Some villains are exclusive to the fantasy realm or the sci-fi multiverse. Although, their powers and gadgets are what give them this designation, not their character traits. So, you can have an evil genius wizard or an artificial intelligence who is a supervillain. In my last two blogs in the series, I will discuss the villainy unique to these two genres.
Sword & Sorcery
Evil magicians and terrifying creatures are often the antagonists in the sword and sorcery fantasy subtype. However, a simple predatory creature often isn’t enough to be the main antagonist. Otherwise, they are just sword fodder. If they are predatory, they at least need some cunning. Dragons are an example of creatures intelligent enough to be evil.
To be successful characters, evil wizards need a magical solid system. This is more part of worldbuilding, but the magic should have a source and abide by the rules you created for the world. Besides naturally occurring limits, evil magicians should have a weakness that aligns with the character’s backstory and personality.
Urban fantasy veers into the paranormal realm with stories set in modern times that often feature ghosts, witches, vampires, and werewolves. Urban fantasy tends to feature antiheroes from one of these categories of supernatural creatures. Brooding vampires with hearts of gold and evil witches turned good are often the focal point of these stories, but an antihero isn’t an antagonist. These rogues need a truly nefarious villain to go up against to prove their secret virtues.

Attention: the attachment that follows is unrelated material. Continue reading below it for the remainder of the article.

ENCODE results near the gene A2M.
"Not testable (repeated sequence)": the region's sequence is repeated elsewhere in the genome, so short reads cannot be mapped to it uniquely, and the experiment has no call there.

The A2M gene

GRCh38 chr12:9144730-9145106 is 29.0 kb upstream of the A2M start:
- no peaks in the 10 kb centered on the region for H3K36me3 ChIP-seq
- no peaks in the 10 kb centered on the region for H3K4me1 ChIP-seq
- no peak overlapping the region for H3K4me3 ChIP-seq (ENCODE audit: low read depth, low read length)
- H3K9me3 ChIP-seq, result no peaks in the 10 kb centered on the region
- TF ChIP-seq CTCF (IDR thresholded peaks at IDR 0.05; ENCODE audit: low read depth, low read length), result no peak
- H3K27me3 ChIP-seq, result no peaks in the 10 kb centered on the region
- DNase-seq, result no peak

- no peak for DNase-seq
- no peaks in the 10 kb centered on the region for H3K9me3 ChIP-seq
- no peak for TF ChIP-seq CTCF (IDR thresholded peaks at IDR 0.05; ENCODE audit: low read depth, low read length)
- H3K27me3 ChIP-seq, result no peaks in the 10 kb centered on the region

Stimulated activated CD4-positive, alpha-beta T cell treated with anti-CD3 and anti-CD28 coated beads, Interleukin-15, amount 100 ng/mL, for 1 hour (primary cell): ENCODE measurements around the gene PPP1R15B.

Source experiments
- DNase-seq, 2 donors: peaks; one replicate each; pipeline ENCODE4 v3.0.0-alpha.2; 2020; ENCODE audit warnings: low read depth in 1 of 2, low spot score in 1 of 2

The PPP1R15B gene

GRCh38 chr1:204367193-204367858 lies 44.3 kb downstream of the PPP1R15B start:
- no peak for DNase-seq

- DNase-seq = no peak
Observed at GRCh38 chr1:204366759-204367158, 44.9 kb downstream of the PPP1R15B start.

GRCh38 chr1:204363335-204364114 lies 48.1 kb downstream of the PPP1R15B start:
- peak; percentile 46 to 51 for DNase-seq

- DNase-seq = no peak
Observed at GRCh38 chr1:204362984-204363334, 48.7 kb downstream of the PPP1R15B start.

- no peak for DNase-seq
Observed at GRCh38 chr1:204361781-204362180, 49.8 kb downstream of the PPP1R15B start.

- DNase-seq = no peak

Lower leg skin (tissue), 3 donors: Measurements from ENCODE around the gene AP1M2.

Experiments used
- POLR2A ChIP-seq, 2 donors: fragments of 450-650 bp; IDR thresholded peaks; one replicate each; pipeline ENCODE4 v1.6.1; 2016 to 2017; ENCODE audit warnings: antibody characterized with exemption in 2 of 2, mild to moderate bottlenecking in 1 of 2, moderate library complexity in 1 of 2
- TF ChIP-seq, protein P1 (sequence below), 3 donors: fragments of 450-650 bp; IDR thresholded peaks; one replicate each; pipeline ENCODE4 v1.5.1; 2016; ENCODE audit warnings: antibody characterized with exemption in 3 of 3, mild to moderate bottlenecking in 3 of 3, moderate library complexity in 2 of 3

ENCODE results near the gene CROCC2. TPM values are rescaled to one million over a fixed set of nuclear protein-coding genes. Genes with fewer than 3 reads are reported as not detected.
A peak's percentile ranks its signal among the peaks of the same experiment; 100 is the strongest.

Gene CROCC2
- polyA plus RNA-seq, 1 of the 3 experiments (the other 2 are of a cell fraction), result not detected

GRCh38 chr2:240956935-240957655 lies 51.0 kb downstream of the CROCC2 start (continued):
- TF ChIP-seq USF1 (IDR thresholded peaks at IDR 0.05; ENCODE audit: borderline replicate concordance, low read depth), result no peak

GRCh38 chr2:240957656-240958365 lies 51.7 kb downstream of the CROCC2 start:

Evil magical practitioners often have access to spells and systems not available to “good” characters. It may be because the power is tied to evil in some way. The Dementors in Harry Potter, for example, feed on negative memories. But more often, it’s because a good character wouldn’t use evil magic because its methods or consequences are corrupt. You’d be hard-pressed to find a positively aligned necromancer or a lawful-good paladin who regularly engages in mind control.
Examples of Fantasy Villains
Grendel from Beowulf is one of the oldest fantasy villains. He’s a violent, gigantic creature who terrorized an ancient tavern by attacking, killing, and eating the patrons. He doesn’t have a great character arc or anything and exists to be slain by Beowulf.
The sorcerers affiliated with the Dark One in the Wheel of Time series are all magically evil. Power from the Dark One causes madness and can tap into forbidden magic subtypes, such as necromancy.
Terry Pratchett’s novel Sourcery features two evil wizards and highlights some tropes we see in sword & sorcery narratives. Ipslore the Red defies wizard convention and has a wife and child, Coin. Coin becomes super-powerful (hence why wizards can’t have kids, but I digress), and Ipslore manipulates his child’s power for his own gain. The Grand Visor in the novel is an “insane” magician too unpredictable to learn at wizard school, but he fits right in at the royal court.
Other Blogs in this Series: